# Yuval Wigderson "Covering the hypercube with geometry and algebra"

**Yuval Wigderson** from Stanford University will
give the talk "Covering the hypercube with geometry and algebra" on the labs' Big Seminar.

Password: first 6 decimal places of $\pi$ after the decimal point

You can also write to Alexander Polyanskii (alexander.polyanskii@yandex.ru) or to Maksim Zhukovskii (zhukmax@gmail.com) if you want to be added to mailing list.

**Abstract:**

What is the smallest number of hyperplanes needed to cover the vertices of the hypercube $\{0, 1\}^n$? At least two hyperplanes are needed, and since we may take the parallel hyperplanes $x_1=0$ and $x_1=1$, we see that two hyperplanes suffice.

Although the question above is not particularly interesting, there are many interesting variants of it, with connections to discrete geometry, infinite Ramsey theory, theoretical computer science, extremal combinatorics, and beyond. One such question is the following: how many hyperplanes are needed to cover all vertices of the hypercube except the origin, while not covering the origin? Here, Alon and Füredi proved that at least $n$ hyperplanes are needed, and it is easy to see that $n$ hyperplanes also suffice.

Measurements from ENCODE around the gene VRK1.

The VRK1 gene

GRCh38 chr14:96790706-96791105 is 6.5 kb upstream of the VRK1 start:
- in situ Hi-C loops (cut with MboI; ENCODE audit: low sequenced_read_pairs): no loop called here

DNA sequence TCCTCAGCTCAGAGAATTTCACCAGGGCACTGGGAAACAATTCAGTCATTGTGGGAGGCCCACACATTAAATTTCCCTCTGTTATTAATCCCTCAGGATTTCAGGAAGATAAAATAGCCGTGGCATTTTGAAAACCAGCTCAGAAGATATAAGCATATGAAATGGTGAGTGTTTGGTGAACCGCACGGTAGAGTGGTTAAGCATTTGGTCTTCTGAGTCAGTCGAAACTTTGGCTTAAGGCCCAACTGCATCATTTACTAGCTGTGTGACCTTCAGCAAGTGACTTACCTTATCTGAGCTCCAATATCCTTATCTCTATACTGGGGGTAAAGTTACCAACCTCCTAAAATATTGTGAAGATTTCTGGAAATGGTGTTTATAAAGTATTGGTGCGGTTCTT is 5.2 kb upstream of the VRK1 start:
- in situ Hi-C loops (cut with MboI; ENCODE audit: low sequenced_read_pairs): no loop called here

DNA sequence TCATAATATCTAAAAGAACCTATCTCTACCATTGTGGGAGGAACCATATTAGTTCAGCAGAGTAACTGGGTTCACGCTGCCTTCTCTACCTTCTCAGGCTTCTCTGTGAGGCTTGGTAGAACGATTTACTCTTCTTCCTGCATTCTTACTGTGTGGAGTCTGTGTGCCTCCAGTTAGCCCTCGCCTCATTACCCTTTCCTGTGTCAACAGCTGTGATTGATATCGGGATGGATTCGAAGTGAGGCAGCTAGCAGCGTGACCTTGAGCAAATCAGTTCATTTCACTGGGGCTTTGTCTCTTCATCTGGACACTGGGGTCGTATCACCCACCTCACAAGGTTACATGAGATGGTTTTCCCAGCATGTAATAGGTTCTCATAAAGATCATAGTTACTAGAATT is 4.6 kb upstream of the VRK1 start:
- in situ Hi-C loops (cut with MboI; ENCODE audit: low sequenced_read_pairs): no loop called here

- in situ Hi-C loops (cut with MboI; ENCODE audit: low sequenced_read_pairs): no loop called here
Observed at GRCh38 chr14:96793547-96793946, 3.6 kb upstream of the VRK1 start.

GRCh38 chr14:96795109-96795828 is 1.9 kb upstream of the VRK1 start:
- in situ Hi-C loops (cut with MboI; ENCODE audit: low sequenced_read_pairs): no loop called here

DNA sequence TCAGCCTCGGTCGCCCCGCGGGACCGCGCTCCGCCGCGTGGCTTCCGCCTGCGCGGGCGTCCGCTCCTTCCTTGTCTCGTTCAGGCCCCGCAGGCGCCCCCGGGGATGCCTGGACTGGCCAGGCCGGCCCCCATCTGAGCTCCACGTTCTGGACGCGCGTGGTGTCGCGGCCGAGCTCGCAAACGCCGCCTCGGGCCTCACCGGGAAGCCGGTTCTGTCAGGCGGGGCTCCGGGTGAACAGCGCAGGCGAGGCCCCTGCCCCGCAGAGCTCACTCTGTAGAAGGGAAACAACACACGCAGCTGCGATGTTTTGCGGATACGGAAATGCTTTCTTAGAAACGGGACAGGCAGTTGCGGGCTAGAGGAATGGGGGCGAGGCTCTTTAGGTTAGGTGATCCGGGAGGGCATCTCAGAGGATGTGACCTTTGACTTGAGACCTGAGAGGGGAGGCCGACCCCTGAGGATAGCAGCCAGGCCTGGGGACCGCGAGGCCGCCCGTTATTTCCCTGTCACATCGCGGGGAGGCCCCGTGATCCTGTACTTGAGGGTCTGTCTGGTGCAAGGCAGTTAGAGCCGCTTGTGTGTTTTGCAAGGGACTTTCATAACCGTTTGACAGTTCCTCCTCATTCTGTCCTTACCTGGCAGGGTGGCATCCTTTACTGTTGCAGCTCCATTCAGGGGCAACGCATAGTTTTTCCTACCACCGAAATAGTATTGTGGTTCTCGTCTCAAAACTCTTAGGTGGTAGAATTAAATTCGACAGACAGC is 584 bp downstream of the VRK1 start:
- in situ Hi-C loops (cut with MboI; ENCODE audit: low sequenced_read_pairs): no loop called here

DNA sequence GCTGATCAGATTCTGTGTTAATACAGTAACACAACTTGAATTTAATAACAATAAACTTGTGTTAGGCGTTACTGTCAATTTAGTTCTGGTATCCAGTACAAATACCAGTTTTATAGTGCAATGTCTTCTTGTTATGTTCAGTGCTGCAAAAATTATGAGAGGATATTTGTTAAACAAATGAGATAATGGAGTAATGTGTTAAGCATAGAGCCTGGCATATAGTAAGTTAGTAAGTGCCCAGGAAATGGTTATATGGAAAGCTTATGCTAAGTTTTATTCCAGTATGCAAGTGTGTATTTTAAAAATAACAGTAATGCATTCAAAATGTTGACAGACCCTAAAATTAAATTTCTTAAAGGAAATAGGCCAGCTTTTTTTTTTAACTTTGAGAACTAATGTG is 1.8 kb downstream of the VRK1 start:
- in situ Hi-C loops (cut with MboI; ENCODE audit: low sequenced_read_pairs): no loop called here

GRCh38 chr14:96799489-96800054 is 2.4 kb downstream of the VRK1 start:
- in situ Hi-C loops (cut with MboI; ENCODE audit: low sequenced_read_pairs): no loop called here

Although these problems are geometric in nature, all known proofs of the Alon–Füredi theorem use algebraic techniques, relating the hyperplane covering problem to a polynomial covering problem and then resolving this latter problem. Miraculously, the geometric problem and its algebraic relaxation turn out to have the same answer. In this talk, I will survey some results and questions about covers of the hypercube, and then discuss a recent result showing that for a natural higher-multiplicity version of the Alon–Füredi theorem proposed by Clifton and Huang, the geometric and algebraic problems (probably) have very different answers.

Joint work with Lisa Sauermann.

Everyone is invited to attend. The language of the lecture is English. The event is aimed at master and graduate students, as well as researchers in the field of combinatorics.